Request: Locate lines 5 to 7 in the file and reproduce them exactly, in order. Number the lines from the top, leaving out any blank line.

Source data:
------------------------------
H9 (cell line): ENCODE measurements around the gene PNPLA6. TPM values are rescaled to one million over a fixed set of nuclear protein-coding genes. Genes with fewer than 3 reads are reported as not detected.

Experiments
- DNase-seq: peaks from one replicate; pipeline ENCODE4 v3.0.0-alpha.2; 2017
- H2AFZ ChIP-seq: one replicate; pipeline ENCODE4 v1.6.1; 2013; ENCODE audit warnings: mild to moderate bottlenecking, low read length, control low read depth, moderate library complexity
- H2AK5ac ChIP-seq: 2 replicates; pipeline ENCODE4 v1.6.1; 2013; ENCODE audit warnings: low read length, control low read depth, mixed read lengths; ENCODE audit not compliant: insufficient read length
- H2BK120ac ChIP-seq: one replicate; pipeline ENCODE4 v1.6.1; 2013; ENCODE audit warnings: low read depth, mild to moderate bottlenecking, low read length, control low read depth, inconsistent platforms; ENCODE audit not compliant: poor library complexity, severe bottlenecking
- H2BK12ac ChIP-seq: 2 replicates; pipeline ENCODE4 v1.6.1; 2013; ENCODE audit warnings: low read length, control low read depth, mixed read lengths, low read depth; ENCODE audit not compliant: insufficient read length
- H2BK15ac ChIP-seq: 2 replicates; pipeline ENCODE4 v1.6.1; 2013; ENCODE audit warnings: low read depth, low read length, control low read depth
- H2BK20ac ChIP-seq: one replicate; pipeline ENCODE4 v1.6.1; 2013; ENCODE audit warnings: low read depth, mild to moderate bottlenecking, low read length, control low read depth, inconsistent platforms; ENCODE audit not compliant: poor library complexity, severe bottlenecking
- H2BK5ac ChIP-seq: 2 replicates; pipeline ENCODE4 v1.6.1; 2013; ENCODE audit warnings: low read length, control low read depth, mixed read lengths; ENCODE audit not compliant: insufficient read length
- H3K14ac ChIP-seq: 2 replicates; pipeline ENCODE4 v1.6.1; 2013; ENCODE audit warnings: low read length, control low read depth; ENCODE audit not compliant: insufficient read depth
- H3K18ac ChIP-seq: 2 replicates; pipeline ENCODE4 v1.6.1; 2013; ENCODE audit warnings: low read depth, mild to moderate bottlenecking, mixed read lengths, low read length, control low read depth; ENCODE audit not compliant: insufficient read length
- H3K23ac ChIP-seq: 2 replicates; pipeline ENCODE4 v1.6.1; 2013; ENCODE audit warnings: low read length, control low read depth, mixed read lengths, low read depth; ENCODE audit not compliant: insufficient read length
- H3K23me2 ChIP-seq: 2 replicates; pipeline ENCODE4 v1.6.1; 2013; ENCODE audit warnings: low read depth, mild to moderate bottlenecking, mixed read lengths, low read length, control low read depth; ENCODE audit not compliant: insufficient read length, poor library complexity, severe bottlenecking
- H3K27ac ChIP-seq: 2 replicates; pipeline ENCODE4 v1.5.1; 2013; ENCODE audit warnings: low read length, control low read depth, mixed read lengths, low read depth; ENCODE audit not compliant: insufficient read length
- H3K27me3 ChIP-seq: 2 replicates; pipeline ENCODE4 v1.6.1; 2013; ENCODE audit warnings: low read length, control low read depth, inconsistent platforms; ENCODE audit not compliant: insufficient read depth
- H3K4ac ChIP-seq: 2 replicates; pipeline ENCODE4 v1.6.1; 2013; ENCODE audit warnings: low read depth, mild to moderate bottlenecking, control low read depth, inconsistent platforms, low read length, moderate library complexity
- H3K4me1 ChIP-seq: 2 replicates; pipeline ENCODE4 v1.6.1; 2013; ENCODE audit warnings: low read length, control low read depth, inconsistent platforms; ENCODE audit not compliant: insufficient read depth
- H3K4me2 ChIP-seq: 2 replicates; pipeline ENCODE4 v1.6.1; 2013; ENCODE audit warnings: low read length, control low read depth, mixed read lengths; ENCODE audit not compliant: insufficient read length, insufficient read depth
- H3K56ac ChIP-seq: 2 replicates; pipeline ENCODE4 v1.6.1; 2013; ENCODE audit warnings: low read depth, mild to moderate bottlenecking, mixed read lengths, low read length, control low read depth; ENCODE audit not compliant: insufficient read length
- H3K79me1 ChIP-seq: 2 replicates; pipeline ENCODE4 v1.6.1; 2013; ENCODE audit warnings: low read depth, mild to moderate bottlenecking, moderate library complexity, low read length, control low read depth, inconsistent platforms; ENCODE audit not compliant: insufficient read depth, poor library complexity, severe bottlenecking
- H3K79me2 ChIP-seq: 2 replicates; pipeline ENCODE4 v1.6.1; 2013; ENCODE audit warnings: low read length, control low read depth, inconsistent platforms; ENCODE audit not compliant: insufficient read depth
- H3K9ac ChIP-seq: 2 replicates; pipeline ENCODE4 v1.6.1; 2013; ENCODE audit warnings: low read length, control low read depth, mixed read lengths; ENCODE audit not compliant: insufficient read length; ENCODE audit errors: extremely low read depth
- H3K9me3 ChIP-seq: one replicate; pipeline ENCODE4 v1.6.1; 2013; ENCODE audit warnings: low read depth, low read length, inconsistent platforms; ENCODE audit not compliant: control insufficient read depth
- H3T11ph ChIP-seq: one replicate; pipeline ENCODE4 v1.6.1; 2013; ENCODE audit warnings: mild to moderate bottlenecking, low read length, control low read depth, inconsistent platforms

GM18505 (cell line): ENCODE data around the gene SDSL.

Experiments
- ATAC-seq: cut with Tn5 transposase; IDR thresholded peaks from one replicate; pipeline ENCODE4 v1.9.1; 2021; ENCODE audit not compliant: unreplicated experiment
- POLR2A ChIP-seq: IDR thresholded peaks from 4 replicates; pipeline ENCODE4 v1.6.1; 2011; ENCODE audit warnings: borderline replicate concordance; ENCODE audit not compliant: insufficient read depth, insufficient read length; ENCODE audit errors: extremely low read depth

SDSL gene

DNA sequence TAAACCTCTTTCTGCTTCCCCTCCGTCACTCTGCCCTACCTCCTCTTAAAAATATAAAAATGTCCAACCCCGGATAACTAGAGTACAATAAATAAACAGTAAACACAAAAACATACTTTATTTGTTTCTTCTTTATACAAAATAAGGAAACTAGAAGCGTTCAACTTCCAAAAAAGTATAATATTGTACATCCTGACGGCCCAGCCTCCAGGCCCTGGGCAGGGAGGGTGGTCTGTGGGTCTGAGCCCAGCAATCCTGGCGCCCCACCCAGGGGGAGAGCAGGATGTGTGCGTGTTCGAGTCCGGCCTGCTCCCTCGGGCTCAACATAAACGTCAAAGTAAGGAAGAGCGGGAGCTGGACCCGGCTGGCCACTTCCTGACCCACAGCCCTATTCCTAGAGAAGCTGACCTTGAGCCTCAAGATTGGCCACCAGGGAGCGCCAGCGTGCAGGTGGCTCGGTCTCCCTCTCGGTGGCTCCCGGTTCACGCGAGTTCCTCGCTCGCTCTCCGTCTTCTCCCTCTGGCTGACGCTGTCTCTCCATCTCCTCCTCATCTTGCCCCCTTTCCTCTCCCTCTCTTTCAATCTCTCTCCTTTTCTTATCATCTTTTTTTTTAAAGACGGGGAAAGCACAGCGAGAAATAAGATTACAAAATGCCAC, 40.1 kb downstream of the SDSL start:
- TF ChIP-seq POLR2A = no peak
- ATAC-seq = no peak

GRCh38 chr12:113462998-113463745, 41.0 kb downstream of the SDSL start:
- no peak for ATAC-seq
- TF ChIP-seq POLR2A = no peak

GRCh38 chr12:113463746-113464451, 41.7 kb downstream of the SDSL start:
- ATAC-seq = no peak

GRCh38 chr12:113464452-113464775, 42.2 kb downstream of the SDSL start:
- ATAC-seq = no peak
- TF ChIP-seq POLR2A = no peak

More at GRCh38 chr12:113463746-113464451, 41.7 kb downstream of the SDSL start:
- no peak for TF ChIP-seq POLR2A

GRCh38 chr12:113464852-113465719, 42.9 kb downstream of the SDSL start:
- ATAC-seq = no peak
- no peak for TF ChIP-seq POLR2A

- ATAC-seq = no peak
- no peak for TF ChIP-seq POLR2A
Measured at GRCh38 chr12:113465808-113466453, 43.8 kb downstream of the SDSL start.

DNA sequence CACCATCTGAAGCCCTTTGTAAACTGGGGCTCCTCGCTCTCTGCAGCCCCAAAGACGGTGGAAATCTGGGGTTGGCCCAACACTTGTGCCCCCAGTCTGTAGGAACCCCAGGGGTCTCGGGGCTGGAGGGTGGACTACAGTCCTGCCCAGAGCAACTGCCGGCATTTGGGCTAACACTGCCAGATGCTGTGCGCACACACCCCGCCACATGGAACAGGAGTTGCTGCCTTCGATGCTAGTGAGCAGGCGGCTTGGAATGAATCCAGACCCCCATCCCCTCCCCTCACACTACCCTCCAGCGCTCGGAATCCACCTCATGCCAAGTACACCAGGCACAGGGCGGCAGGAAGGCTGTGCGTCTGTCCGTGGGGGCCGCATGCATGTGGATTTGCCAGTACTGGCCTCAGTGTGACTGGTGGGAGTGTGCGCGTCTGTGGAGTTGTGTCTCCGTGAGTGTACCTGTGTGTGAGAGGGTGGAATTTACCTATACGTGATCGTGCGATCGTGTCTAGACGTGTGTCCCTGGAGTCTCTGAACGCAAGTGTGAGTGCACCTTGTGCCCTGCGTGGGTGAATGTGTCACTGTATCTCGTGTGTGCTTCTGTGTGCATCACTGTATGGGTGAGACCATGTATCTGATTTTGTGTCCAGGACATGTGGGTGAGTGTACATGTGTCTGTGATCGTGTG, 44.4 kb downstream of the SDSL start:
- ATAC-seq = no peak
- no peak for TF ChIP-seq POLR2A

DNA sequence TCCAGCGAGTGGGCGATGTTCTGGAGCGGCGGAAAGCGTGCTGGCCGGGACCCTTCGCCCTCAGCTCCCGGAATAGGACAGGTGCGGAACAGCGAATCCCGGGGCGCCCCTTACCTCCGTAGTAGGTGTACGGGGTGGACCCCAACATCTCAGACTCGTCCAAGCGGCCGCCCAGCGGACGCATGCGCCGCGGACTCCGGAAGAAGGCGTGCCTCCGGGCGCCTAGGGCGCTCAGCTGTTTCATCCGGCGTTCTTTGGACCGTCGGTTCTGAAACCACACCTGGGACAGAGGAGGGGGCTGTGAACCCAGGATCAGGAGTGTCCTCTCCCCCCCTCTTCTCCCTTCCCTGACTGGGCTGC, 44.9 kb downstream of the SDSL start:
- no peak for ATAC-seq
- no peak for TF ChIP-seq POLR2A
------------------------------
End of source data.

- H2AK5ac ChIP-seq: 2 replicates; pipeline ENCODE4 v1.6.1; 2013; ENCODE audit warnings: low read length, control low read depth, mixed read lengths; ENCODE audit not compliant: insufficient read length
- H2BK120ac ChIP-seq: one replicate; pipeline ENCODE4 v1.6.1; 2013; ENCODE audit warnings: low read depth, mild to moderate bottlenecking, low read length, control low read depth, inconsistent platforms; ENCODE audit not compliant: poor library complexity, severe bottlenecking
- H2BK12ac ChIP-seq: 2 replicates; pipeline ENCODE4 v1.6.1; 2013; ENCODE audit warnings: low read length, control low read depth, mixed read lengths, low read depth; ENCODE audit not compliant: insufficient read length